After a nearly two-week manhunt, Tennessee murder-kidnap suspect Adam Mayes died from a self-inflicted gunshot wound as a SWAT team closed in on him, allowing authorities to safely recover the two girls he was accused of kidnapping. NBC's Thanh Truong reports.
Updated at 10:00 a.m. ET: Three more people have been arrested in connection with the killing of a Tennessee woman and her daughter and the kidnapping of her two younger daughters, CNN reported Friday morning. The arrests were for making a false statement to authorities and illegal possession of a firearm, a law enforcement source said.
As a SWAT team closed in Thursday evening on Adam Mayes — the man accused of killing Jo Ann Bain and her older daughter, Adrienne, before disappearing for nearly two weeks with her two other children — he shot himself in the head, police said. This allowed authorities to safely recover the kidnapped girls, who were nearby.
Acting on a tip, police had found Mayes, 35, and the girls near New Albany, Miss., according to Guntown Police Chief Michael Hall.
Authorities spotted one of the missing girls — 12-year-old Alexandria Bain — in a densely wooded area behind a church several miles west of Mayes' home, said Aaron T. Ford, special-agent-in-charge of the FBI's Memphis, Tenn., office. Law enforcement agents repeatedly ordered Mayes to come out with his hands up, Ford said at a news conference early Friday. But Mayes refused to raise his hands, pulled a pistol from his waistband and shot himself.
Ford said authorities then moved in and recovered Alexandria and her sister, Kyliyah Bain, 8. The girls appeared to have been in the woods for two or three days and were suffering from exposure, dehydration and poison ivy infection, Ford said.
'I gave them a big hug'
They were taken by authorities to a hospital to be examined, according to WMCTV.com.
Josie Tate, the mother-in-law of now-deceased murder and kidnapping suspect Adam Mayes, talks to TODAY's Savannah Guthrie about the nearly two-week manhunt for Mayes and what may have driven him to kill a woman and a teenager and kidnap two young girls.
When reporters asked a law enforcement official whether Alexandria and Kyliyah had said anything, he replied, "We just tried to love them and feed them."
The two girls were hungry but had a jug of water with them, Union County Sheriff Jimmy Edwards said. "I told them it's going to be OK. I gave them a big hug. ... When I seen these kids, it was a huge relief," Edwards told Reuters.
Mississippi Department of Public
Jo Ann Bain and her daughters, Adrienne, 14, Kyliyah 8, and Alexandria,12. Bain and her daughters disappeared on April 27. The bodies of Jo Ann Bain and Adrienne Bain were found last week behind the mobile home in northern Mississippi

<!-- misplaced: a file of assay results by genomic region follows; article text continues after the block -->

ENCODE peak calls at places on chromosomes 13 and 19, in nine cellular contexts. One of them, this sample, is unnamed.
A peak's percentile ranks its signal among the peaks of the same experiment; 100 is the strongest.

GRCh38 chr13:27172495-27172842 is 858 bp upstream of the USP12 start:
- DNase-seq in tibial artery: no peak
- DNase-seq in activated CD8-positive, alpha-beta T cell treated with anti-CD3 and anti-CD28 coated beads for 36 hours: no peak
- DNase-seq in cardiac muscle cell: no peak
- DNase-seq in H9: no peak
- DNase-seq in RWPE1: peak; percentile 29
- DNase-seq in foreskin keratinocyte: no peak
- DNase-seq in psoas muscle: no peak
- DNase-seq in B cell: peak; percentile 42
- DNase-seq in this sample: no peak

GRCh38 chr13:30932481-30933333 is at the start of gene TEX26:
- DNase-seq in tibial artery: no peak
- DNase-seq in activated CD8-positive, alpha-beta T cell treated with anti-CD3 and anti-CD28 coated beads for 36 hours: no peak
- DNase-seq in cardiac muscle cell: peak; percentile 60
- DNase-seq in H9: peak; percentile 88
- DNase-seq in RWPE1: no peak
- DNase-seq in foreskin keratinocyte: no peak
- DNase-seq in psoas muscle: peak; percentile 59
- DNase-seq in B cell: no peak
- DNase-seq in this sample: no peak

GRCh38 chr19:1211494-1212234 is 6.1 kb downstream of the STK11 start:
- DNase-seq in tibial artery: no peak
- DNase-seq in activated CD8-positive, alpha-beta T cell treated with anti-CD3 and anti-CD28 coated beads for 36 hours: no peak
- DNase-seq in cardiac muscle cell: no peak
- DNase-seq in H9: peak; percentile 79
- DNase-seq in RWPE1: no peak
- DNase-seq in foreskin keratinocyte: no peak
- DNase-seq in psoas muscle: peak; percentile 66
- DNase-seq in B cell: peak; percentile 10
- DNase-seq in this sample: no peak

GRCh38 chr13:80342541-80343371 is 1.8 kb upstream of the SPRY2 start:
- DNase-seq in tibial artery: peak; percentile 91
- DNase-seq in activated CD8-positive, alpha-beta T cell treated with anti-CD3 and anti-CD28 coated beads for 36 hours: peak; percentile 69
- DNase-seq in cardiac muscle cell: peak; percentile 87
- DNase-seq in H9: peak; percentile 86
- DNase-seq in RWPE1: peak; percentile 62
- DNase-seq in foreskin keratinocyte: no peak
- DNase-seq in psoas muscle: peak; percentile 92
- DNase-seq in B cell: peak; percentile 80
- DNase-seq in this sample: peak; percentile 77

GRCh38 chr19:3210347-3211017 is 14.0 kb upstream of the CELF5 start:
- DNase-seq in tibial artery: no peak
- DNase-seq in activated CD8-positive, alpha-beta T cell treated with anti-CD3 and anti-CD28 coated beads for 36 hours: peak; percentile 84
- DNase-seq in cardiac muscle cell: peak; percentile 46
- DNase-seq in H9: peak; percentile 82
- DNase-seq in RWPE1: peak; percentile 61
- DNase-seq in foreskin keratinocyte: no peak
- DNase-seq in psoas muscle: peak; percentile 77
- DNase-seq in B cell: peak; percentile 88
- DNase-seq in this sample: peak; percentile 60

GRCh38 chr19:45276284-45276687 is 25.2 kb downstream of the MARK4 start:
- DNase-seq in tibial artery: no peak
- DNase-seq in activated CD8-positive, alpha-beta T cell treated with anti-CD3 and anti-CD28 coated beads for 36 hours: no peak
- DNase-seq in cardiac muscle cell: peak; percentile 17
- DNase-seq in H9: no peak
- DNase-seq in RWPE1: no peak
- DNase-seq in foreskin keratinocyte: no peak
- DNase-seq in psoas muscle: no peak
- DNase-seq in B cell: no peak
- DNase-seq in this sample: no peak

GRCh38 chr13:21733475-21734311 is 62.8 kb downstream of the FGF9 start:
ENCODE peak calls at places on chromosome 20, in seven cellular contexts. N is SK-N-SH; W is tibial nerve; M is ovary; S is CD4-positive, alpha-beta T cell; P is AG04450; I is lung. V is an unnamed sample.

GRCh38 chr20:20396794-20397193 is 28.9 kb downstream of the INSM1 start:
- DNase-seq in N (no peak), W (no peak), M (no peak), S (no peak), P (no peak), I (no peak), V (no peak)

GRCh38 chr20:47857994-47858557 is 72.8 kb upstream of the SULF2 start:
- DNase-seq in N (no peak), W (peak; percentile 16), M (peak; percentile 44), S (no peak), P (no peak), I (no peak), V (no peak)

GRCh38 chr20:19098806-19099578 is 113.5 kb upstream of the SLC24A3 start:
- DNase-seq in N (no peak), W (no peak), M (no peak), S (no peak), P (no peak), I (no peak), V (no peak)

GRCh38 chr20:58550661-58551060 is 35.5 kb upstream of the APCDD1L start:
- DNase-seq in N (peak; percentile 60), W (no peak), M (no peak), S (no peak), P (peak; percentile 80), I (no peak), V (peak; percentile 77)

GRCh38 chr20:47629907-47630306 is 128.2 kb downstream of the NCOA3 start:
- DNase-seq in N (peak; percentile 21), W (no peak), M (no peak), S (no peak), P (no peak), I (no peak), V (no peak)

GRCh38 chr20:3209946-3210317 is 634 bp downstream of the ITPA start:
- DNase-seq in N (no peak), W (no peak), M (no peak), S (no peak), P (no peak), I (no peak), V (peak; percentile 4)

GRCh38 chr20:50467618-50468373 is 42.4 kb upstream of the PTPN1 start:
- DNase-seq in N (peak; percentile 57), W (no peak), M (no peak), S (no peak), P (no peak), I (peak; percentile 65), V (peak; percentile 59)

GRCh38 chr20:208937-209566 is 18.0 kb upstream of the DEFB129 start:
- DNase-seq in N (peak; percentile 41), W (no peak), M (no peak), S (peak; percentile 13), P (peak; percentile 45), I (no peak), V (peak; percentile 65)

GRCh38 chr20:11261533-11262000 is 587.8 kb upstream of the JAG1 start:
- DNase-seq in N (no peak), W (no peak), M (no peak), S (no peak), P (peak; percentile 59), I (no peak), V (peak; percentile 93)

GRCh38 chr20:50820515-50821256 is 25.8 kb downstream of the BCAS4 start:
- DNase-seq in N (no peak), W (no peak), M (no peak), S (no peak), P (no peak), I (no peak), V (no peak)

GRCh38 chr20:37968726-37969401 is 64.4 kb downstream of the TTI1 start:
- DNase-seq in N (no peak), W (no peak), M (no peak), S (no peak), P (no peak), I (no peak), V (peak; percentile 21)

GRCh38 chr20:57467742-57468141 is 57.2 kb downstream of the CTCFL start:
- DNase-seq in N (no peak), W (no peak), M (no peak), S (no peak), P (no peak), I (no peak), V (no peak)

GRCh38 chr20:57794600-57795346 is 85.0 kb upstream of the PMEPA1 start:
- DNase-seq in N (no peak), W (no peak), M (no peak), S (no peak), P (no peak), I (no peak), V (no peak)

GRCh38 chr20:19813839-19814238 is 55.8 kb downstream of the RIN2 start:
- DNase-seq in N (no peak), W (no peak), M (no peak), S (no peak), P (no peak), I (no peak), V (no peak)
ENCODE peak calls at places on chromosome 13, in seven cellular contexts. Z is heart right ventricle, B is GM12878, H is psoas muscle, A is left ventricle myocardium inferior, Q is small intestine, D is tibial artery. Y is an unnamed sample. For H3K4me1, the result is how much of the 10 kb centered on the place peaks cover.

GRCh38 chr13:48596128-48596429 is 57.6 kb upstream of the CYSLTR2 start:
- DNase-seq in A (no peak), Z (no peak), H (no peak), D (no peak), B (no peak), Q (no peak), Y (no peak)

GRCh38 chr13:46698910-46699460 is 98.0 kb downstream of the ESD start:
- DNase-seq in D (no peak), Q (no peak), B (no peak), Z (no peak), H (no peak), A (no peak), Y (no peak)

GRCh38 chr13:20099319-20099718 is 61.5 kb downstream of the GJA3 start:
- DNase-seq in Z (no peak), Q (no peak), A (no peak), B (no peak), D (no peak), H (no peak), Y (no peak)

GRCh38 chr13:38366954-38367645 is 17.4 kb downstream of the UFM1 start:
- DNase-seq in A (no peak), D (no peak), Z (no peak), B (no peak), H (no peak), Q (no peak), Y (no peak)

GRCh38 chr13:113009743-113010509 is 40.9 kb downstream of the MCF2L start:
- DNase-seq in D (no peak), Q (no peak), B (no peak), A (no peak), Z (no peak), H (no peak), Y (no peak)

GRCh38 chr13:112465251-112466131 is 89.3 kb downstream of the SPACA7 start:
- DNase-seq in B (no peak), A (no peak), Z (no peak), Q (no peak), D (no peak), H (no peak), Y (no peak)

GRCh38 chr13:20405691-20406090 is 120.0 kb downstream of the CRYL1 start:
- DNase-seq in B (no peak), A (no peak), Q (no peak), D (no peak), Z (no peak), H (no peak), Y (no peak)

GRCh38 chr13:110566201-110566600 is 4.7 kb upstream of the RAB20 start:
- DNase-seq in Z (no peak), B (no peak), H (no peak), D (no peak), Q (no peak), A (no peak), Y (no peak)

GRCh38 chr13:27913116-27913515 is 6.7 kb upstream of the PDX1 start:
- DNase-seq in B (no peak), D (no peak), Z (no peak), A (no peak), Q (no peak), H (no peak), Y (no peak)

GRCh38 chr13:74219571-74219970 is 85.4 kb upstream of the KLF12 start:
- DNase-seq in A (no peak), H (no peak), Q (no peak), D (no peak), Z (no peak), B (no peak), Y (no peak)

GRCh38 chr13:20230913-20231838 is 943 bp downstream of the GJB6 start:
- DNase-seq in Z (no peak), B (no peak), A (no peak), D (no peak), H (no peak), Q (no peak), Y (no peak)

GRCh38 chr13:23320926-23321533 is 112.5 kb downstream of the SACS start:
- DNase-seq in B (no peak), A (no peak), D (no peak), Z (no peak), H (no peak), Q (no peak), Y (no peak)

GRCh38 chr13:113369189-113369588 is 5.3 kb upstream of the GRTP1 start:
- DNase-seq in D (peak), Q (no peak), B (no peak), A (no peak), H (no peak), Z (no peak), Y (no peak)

Mayes was pronounced dead at a hospital, Daniel McMullen, the FBI's special agent in charge of Mississippi, said at a news conference. Mayes had a 9mm gunshot wound that passed from his right temple through the other side of his head, Union County Deputy Coroner Rob Anderson told Reuters.
Mayes was charged Tuesday with first-degree murder in the slayings of Jo Ann Bain, 31, and her eldest daughter, Adrienne Bain, 14, whose bodies were found in a shallow grave outside Mayes' mother's home last week.
Mayes' mother told police she had seen him digging there, according to an affidavit filed Wednesday. Mayes was, by his own admission, the last person to see Jo Ann Bain and her three daughters.
Eager to find the two younger girls, the FBI rushed Mayes to its 10 Most Wanted list on Wednesday, hoping the exposure would help locate them. By Thursday evening, a red banner with the word "Deceased" was posted across his mugshot.
Police believe that Mayes, who was at the Bains' home the evening before they disappeared, kidnapped the Bains from their Whiteville, Tenn., home on April 27. Gary Bain, the father, reported his family missing.
Authorities charged Mayes and his wife, Teresa Mayes, on Wednesday with first-degree murder in their deaths. Mayes' mother, Mary France Mayes, was charged earlier with conspiracy to commit especially aggravated kidnapping.
A police affidavit obtained by WMC states that Teresa watched her husband kill Jo Ann Bain in a garage adjacent to the Bains' home. She told police that Mayes also killed Adrienne Bain at the home, the affidavit says. Police say she admitted to driving a vehicle with the bodies inside it to Alpine, Miss.
FBI most wanted list
In an interview with The Associated Press on Wednesday, Josie Tate, Mayes' mother-in-law, said her son believed the two younger girls were his daughters. That belief caused problems in his marriage to Teresa Mayes, her daughter, who is jailed.
"She was tired of him doting on those two little girls that he claimed were his," Tate told the AP.
A friend of Mayes told Fox News that Mayes had had a heart attack and wore a heart monitor. He would need a heart transplant within a year, the friend said.
The friend told WMC that Mayes was obsessed with the two young Bain girls, believing them to be his daughters. He wanted to custody of them, the friend said.
Authorities refused to comment on the motive for the April 27 slayings and abductions.
"Thank God it's over and the babies are safe," said Teresa Mayes' sister, Bobbi Booth. "That's all that mattered. I'm just glad it turned out the way it did."
Dee Hart, who organized a Tuesday night vigil for the girls in Bolivar, Tenn., said their prayers were answered.
"No words can express our elation," she said by phone. "We know prayers brought those babies home. I can't wait to see them."
The Associated Press, Reuters, NBC News and msnbc.com staff contributed to this report.
More content from msnbc.com and NBC News:
- Obama who? Gay marriage foes seek to extend gains
- US priests reportedly behind crackdown on nuns
- Video: Rep. Frank 'pleased' with Obama on gay marriage
- Cyclist spots stolen bike on Craigslist, steals it back
- Feds sue Sheriff Joe, alleging racial profiling